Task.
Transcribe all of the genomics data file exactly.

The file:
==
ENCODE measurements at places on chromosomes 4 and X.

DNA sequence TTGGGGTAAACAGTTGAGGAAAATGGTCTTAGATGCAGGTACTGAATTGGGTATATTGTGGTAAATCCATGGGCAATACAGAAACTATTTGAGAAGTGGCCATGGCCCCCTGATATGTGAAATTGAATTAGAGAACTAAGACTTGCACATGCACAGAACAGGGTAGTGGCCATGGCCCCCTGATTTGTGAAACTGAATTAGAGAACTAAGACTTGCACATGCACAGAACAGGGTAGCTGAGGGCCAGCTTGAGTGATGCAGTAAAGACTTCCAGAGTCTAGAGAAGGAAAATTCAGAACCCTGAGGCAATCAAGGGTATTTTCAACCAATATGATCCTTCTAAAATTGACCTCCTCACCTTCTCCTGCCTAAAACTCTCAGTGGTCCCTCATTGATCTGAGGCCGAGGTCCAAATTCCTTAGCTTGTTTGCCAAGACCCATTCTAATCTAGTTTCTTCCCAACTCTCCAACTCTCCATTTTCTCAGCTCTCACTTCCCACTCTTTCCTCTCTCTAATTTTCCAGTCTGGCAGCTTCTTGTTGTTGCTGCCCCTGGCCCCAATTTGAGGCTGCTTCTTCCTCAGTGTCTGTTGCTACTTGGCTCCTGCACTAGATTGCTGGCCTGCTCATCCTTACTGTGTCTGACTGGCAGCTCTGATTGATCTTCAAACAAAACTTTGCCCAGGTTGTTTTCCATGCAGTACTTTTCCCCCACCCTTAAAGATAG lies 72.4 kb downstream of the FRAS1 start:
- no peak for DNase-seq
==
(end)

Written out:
ENCODE measurements at places on chromosomes 4 and X.

DNA sequence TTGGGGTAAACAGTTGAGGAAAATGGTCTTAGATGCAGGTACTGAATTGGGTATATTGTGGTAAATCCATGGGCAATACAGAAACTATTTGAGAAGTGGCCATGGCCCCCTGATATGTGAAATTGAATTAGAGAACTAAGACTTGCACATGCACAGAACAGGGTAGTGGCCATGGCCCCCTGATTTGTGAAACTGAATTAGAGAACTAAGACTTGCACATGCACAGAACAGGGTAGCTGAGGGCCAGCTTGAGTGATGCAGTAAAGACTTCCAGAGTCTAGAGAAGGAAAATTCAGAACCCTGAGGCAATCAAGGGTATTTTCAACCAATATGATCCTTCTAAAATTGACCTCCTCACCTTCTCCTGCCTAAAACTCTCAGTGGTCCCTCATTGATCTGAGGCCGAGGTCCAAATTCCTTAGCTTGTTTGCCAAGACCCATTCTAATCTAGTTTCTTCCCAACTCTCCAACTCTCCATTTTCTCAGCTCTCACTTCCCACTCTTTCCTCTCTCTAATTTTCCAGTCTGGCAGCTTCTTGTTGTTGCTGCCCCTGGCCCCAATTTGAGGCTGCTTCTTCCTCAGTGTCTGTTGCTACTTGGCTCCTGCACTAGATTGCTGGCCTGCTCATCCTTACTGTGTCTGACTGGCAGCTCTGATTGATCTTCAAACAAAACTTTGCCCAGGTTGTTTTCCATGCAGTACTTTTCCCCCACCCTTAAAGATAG lies 72.4 kb downstream of the FRAS1 start:
- no peak for DNase-seq